John Crighton Bramwell was born in Edinburgh, the son of Byron Bramwell and his wife Martha Crighton. His father, later Sir Byron, an outstanding clinical teacher and scientist in Edinburgh, was for many years Scotland’s leading physician; and his eldest brother Edwin became a well known neurologist and professor of clinical medicine in the University of Edinburgh. Both were Fellows of the College.
He was sent to his father’s school, Cheltenham College, and entered Trinity College Cambridge as an exhibitioner, where he obtained a first class in the Natural Sciences Tripos. In 1912 he embarked on his clinical medical training with a scholarship at the University of Manchester, chosen by his father instead of Edinburgh so that the two brothers would not compete with each other in later years. At that time consultant posts at Manchester Royal Infirmary were almost invariably filled by selection from local graduates. Moreover the Infirmary drained patients from the largest populated area in the country.
On the outbreak of the first world war Bramwell volunteered for service overseas and joined the 1st East Lancashire Territorial Field Ambulance in Egypt. The following year he was granted leave for two months to sit his final examination, after which he was posted to the 23rd Division in France and Italy, at first with a Field Ambulance, later as DADMS to GHQ, Italy.
When demobilized Bramwell became GR Murray’s house physician, and medical and cardiographic registrar at Manchester Royal Infirmary. While at Cambridge he had come under the influence of Keith Lucas, and in Manchester he collaborated with AV Hill in the University department of physiology, which resulted in several papers on pulse wave velocity and arterial elasticity. In 1923, as Rockefeller fellow of the Medical Research Council, he studied at Washington University and the Rockefeller Institute of Medical Research, New York.
On his return to Manchester in 1925 he was appointed assistant lecturer in experimental physiology. After five years devoted to clinical teaching and physiological research, during which time he obtained his MD with gold medal, in 1926 he was elected to the honorary staff of Manchester Royal Infirmary and entered consulting practice as a cardiologist. He was appointed professor of systematic medicine in the University of Manchester in 1940, a post he vacated in 1946 to permit the appointment of Robert Platt as full time professor of medicine. In its place Bramwell became professor of cardiology, a post he held with distinction until, on retiring in 1954, he was made professor emeritus by the University.
Throughout his professional life Bramwell was a tireless worker, and published on cardiovascular topics, pulse wave velocity, aneurysmal dilatation of the left auricle, bundle branch block, quinidine therapy, the heart of athletes, gallop rhythm, the alcoholic heart and on blood pressure and myocardial infarction. He was the author of several textbooks including Heart Disease and Pregnancy(1938), and Principles and Practice of Cardiology (1942) written jointly with King of Baltimore.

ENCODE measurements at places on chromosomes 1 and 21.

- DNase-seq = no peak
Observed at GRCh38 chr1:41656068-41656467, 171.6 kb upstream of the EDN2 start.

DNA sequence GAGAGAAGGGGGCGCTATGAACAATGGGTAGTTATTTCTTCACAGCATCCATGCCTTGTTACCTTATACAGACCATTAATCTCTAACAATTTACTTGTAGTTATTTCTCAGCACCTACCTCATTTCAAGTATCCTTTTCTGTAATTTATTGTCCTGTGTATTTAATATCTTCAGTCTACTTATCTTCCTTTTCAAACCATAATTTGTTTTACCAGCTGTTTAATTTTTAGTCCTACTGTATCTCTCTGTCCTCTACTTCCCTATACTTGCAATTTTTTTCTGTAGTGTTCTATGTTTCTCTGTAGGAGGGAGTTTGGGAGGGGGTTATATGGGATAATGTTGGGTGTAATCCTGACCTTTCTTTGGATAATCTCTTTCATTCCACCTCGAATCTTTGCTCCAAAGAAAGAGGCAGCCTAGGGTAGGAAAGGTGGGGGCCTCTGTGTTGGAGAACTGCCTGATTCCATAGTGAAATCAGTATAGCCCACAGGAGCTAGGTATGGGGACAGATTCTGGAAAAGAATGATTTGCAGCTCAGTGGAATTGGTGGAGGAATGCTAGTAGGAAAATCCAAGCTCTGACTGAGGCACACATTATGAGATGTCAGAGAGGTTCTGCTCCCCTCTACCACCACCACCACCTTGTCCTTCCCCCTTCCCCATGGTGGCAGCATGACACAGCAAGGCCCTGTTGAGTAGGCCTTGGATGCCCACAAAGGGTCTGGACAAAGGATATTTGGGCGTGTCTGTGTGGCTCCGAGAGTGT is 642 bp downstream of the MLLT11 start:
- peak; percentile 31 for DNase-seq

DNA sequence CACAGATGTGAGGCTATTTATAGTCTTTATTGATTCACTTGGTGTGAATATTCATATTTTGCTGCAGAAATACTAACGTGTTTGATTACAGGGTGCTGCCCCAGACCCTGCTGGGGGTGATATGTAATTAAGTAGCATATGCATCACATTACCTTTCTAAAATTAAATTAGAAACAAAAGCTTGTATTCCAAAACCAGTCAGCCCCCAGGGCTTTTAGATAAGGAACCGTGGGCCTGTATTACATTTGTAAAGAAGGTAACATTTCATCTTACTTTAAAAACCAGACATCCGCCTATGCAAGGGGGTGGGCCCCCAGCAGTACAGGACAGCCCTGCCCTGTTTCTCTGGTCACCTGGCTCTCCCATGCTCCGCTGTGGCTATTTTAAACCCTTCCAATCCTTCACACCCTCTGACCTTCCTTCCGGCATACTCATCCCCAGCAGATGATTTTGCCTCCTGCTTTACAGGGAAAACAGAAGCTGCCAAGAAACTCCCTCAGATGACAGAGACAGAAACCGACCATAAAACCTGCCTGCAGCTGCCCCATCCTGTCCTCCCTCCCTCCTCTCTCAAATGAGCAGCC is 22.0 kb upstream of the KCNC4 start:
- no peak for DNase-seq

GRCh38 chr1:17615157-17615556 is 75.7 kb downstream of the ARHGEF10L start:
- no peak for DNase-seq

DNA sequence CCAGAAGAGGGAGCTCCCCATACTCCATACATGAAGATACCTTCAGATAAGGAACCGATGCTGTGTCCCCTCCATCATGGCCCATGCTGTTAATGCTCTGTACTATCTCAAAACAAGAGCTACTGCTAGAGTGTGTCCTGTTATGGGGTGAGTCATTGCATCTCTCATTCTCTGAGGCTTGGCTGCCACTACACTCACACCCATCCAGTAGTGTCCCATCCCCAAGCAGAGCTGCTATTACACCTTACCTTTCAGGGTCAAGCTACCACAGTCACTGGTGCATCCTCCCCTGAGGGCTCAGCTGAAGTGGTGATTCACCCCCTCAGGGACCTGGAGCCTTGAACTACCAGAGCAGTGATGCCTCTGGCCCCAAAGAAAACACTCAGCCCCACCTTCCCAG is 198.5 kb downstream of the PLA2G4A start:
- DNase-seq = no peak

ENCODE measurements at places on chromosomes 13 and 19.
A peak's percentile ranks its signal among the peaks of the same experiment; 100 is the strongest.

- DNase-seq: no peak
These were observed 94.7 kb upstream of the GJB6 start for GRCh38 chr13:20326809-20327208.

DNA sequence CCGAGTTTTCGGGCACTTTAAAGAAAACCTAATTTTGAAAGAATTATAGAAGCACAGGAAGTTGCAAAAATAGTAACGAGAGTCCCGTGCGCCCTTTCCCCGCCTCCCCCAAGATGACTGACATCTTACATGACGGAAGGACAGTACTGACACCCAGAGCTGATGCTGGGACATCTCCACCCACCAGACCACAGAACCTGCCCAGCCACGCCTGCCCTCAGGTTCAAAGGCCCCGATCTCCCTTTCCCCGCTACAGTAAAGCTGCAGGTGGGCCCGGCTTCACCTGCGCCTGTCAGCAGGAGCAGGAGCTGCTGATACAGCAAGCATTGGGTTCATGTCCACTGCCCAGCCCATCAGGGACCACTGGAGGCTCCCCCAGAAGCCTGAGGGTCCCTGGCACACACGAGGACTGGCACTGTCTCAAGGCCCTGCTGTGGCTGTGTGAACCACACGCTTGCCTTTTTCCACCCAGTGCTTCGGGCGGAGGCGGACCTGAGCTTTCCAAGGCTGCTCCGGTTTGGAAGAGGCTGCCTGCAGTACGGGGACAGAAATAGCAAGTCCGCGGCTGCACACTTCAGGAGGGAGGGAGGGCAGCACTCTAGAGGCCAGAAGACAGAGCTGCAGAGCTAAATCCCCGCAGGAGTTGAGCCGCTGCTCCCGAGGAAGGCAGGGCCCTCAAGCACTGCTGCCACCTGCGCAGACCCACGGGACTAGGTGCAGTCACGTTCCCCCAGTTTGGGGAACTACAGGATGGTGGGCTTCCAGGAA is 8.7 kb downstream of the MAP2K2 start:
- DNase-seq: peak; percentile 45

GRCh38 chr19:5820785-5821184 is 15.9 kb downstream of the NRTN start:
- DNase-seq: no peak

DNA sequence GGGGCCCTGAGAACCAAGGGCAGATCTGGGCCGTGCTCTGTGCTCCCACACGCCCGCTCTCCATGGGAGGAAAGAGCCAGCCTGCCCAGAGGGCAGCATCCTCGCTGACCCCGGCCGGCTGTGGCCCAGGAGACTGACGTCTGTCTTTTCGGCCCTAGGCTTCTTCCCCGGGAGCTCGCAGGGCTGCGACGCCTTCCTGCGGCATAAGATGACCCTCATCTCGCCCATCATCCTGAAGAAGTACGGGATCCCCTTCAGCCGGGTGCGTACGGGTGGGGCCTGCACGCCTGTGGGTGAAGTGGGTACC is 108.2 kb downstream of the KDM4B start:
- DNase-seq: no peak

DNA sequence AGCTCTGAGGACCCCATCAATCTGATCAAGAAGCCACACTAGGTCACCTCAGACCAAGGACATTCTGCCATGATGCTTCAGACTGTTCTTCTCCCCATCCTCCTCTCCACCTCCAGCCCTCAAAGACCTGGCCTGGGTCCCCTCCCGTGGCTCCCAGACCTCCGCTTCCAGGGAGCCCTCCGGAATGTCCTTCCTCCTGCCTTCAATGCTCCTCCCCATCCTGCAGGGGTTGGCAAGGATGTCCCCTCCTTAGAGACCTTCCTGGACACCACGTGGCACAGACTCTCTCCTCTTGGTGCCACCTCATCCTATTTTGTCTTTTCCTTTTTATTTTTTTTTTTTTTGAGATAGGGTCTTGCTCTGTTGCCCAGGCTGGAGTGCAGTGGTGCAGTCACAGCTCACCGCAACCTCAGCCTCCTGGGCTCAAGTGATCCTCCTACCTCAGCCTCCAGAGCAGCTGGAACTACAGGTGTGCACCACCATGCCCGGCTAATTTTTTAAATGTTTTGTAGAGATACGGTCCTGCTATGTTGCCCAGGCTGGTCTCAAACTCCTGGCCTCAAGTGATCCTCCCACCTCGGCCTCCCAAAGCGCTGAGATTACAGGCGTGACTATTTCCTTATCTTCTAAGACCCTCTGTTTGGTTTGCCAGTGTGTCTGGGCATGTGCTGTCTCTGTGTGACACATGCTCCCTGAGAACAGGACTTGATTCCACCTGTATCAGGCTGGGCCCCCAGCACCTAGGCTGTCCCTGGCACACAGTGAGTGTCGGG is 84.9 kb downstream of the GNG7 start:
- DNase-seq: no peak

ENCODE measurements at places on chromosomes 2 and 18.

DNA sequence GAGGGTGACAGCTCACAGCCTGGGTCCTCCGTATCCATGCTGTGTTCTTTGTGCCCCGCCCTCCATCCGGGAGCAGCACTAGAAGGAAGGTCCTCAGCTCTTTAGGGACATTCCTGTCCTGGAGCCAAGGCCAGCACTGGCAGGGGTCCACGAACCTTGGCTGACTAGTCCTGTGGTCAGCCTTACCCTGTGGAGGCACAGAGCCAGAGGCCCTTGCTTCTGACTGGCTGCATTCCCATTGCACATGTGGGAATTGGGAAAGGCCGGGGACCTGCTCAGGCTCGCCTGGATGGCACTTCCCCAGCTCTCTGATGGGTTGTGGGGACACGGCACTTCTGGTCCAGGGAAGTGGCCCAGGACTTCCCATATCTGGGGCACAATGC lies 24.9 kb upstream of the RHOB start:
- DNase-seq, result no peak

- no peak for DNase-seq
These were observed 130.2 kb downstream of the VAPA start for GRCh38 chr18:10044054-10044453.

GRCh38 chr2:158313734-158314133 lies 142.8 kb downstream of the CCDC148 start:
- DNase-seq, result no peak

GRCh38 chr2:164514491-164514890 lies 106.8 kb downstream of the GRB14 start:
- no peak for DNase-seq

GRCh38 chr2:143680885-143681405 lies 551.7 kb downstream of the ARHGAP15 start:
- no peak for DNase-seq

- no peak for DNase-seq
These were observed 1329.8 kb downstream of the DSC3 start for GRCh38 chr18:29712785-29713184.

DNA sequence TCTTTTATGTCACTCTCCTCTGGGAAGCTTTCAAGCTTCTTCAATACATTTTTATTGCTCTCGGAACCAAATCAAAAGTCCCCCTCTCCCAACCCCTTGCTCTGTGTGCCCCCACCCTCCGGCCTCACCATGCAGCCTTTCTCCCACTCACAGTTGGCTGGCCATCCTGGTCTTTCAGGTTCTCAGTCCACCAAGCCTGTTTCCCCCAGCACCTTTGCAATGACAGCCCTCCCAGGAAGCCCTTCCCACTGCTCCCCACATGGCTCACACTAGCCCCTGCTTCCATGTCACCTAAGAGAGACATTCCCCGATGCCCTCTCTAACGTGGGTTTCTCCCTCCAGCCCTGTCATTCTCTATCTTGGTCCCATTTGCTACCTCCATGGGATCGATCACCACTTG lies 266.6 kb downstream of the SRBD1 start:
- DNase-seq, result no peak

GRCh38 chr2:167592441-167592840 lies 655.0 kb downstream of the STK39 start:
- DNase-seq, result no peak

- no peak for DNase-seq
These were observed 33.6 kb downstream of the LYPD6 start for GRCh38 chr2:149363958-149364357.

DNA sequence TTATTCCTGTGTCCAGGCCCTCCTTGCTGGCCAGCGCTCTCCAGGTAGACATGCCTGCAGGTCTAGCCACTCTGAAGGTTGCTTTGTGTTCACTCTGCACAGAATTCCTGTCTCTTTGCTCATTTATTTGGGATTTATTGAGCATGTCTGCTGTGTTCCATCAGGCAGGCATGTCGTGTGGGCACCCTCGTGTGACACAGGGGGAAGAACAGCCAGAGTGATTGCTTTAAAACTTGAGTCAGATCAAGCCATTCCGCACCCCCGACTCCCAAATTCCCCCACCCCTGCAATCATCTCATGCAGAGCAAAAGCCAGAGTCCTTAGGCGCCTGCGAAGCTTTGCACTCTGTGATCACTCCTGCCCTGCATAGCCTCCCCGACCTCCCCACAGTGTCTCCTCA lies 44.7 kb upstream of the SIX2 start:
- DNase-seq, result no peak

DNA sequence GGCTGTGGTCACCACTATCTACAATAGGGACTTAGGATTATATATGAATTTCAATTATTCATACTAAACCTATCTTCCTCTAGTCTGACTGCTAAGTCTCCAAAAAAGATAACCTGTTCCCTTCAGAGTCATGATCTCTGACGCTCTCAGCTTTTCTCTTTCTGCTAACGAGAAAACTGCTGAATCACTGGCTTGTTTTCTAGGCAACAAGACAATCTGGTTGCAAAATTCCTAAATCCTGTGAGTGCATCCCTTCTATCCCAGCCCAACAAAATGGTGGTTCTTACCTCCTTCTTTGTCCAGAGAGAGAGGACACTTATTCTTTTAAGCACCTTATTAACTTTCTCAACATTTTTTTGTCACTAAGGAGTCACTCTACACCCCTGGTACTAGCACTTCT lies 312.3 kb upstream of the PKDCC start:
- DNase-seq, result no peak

Tall and slim, Bramwell had a distinguished and cultured appearance which, with his innate courtesy and charm, made him a popular consultant in practice. His kindness and consideration towards his subordinates was invariable; even under provocation he was controlled and urbane. His success as a clinician however was due to the amalgam of a shrewd clinical sense and an extensive knowledge of the scientific basis of cardiology. As a teacher he was popular, since he had the peculiar gift of the greatest teachers of rendering difficult topics simple. He was an ideal examiner, and much sought after as a lecturer and speaker.
He was recognized by his contemporaries as one of the leading cardiologists of his time, and a clinician of the first rank, who built up an outstanding department of cardiology in Manchester. Bramwell’s flair for writing led to many demands on his time. He was editor, and later senior editor, of the Quarterly Journal of Medicine and a member of the editorial board of the British Heart Journal for many years. In 1956 a special number of this journal was dedicated to him. He was president of the Association of Physicians and the Cardiac Society in 1955.
Bramwell was active in College affairs, holding office as councillor, censor and senior censor. In 1937 he was Lumleian lecturer and in 1956 gave the Harveian Oration. When he retired Bramwell resided permanently near Ambleside in the Lake District, where he was occupied with his leisure activities of gardening and fly fishing. His later years were marred by increasing difficulty in getting about and much to his chagrin the loss of a leg was very restricting.
In 1929 Bramwell married Elsa Violet, daughter of James Risk, distiller, of Edinburgh. They had two sons, one of whom carried on the family medical tradition into the fourth generation when he became a general practitioner, and a daughter who went into medical publishing.
[Brit.med.J., 1976, 2, 764; Times, 11 Sept 1976; RCP Edin. Chronicle, Jan 1977, 7 (1)]